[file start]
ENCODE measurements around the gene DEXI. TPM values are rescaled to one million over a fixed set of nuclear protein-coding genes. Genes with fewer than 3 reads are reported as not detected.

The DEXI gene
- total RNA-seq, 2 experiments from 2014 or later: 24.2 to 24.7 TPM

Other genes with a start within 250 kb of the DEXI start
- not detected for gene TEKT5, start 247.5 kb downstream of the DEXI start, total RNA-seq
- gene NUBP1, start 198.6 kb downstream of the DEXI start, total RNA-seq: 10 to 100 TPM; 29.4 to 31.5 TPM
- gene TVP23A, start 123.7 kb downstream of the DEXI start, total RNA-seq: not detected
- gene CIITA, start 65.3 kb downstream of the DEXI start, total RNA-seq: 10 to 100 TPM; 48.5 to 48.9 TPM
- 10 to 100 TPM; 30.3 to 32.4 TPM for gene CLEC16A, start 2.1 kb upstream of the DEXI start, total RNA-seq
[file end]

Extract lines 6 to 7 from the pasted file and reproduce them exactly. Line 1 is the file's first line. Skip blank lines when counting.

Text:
- gene NUBP1, start 198.6 kb downstream of the DEXI start, total RNA-seq: 10 to 100 TPM; 29.4 to 31.5 TPM
- gene TVP23A, start 123.7 kb downstream of the DEXI start, total RNA-seq: not detected